Standardization boosts flexibility

MAE Götzen is improving its international market access with standardized control and drive technology for its servo-hydraulic straightening presses. Users benefit from an innovative drive system with good IT connectivity.
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Straightening reliably

MAE Götzen has entered a new era at its Erkrath location. “Ever greater flexibility is expected of us as machine manufacturers as well as the users of our straightening presses,” says Manfred Mitze, Director of Technology at MAE Götzen. “That’s why, together with Siemens, we have fundamentally redesigned the control and drive concept of our presses.” At the moment, MAE Götzen is gradually converting its engineering to the TIA Portal engineering framework and uses powerful standard components from Siemens throughout its configured machines.

The first machine with the new controller and drive technology is a manually controlled 1,000 kN servo straightening press in C design. Oliver Kaiser, Technical Manager at MAE in Erkrath, explains how it works: “Like all our straightening presses, this machine operates on a path-controlled basis. The user doesn’t specify the force with which the part – the shaft, axis, or whatever component – is straightened. Rather, they specify by how many hundredths or thousandths of a millimeter the part should be deformed in order to achieve the straightening effect. For this reason, the power transmission is path-controlled and servo-hydraulic. A swivel pump with variable displacement adapts the characteristics of the hydraulics to the various process phases. For infeed, straightening and retraction, very different speeds, forces and levels of positioning precision are required.”

On this basis, MAE servo straightening presses have been established in the market for several years. That said, the swivel technology and the variable displacement are a real challenge for the drive controllers of the pump motor. Not only does the load situation but all characteristics of the power transmission change depending on the process phase. The operating mechanism is regularly exposed to unpredictable disturbances.


Components for increased benefits

Since the swivel technology and the variable displacement are a major challenge for the drive controllers of the pump motor, Siemens extended the algorithms of the servo pump application in the Sinamics Drive Control Chart (DCC) to a customer-specific version for MAE. It can also handle hydraulic pumps with adjustable displacement.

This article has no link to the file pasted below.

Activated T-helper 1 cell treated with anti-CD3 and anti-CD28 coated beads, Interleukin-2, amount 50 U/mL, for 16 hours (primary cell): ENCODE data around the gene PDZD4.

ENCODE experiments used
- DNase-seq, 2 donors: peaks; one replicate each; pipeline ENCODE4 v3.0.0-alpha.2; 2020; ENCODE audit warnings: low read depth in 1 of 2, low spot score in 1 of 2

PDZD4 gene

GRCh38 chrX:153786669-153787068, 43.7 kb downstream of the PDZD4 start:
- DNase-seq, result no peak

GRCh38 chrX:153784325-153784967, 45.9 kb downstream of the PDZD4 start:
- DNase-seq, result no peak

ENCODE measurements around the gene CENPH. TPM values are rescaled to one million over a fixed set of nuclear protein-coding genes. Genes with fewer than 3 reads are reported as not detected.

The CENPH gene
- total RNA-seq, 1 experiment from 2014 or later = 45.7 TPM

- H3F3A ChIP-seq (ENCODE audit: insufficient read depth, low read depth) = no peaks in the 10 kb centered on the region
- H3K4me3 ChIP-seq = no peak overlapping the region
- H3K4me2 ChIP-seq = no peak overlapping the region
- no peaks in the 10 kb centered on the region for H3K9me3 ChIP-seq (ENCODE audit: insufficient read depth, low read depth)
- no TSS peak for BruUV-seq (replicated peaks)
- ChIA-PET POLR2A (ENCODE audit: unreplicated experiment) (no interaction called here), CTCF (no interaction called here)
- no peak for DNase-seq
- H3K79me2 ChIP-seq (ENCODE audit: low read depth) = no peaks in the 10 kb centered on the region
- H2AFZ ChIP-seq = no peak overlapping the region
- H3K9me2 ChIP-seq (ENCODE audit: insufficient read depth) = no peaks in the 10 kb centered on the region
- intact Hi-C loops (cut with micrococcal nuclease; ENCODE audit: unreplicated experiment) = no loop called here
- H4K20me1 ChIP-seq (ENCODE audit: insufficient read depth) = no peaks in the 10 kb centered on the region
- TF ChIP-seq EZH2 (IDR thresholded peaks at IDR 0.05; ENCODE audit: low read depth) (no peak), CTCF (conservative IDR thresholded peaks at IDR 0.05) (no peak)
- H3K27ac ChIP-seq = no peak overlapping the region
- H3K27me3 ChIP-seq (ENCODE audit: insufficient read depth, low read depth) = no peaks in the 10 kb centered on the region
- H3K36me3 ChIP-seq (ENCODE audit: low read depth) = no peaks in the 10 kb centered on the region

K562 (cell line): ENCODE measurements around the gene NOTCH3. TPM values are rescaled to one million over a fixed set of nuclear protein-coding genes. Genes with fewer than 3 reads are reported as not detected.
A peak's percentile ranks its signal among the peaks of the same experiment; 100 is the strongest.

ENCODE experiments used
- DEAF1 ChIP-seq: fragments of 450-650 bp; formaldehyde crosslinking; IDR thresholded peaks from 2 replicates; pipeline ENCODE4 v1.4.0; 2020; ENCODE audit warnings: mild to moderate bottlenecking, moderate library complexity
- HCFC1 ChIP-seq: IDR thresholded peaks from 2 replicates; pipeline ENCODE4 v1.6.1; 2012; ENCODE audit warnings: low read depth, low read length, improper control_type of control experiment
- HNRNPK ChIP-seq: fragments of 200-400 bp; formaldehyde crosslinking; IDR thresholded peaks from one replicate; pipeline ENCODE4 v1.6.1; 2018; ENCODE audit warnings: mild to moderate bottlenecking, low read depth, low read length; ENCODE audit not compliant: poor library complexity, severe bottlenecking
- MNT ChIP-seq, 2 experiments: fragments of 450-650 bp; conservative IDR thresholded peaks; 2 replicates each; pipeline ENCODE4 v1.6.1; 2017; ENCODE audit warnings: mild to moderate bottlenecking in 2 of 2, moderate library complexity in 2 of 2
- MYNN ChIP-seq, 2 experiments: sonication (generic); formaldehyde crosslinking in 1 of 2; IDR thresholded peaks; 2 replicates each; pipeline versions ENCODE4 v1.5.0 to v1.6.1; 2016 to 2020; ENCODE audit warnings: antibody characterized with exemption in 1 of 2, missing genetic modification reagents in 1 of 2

The drive control of the servo straightening press is a combination of SINAMICS S120 drive and DCC algorithms, controlled by a fail-safe SIMATIC S7-1500F. The pump motor is a SIMOTICS S 1FK/1FT. Together with Siemens, MAE has designed drives and controllers in versions for three performance categories, which now serve as the basis for the future engineering of customized and newly developed servo straightening presses. The safety technology required for manual straightening presses is based on the Siemens press safety library, a fail-safe SIMATIC S7 controller, and the Profisafe protocol. Oliver Kaiser confirms: “The requirements of the trade association can be implemented much more easily with this solution than with conventional safety technology.”


The direct comparison is convincing

Having e-technology from a single source reduces system complexity and simplifies procurement. In emergencies, services and spare parts for Siemens components can be supplied quickly worldwide, which improves availability. This is a crucial selling point, since straightening presses are often bottlenecks – for hardened components, for example. After hardening, the workpieces are usually warped and can only be further processed or assembled after straightening. The revised control and drive concept of the presses improves precision and reduces maintenance costs.

Originally considered a prototype, the machine version with the new automation and drive technology quickly aroused interest in MAE’s showroom and laboratory. The clear, user-friendly HMI surface, the lean hydraulics and improved spare-parts situation in electrical engineering were very impressive. The open standard PLC, enabling easy connection to higher-level IT systems, is an added plus. Finally, workers also benefit from the advantage of servo technology from MAE Götzen. The press generates practically no background noise in standby mode or when the ram is stationary. As long as the surroundings are quiet, the straightening station is a peaceful place. This means it’s easy to communicate and work is less tiring, which also improves quality.

By coordinating its electrical engineering with TIA Portal, MAE has paved the way for the future, and the company knows it has a reliable partner at its side. “A vital part of our decision was that we’ve had constant and committed contacts at Siemens for many years, who’ve always been helpful,” says Manfred Mitze. Oliver Kaiser confirms: “The support provided by the Siemens Application Centers has played a decisive role in creating a solid overall package. The benchmark compared with the old technology is very good with regard to development time for the electrical design, commissioning as well as cost-effectiveness. Construction and development of customer-specific machine versions are now more flexible and efficient. The machines implemented in this way offer greater flexibility, ease of use and maintenance, and better IT connectivity.”

A vital part of our decision was that we’ve had constant and committed contacts at Siemens for many years, who’ve always been helpful.
Manfred Mitze, Director of Technology at MAE Götzen

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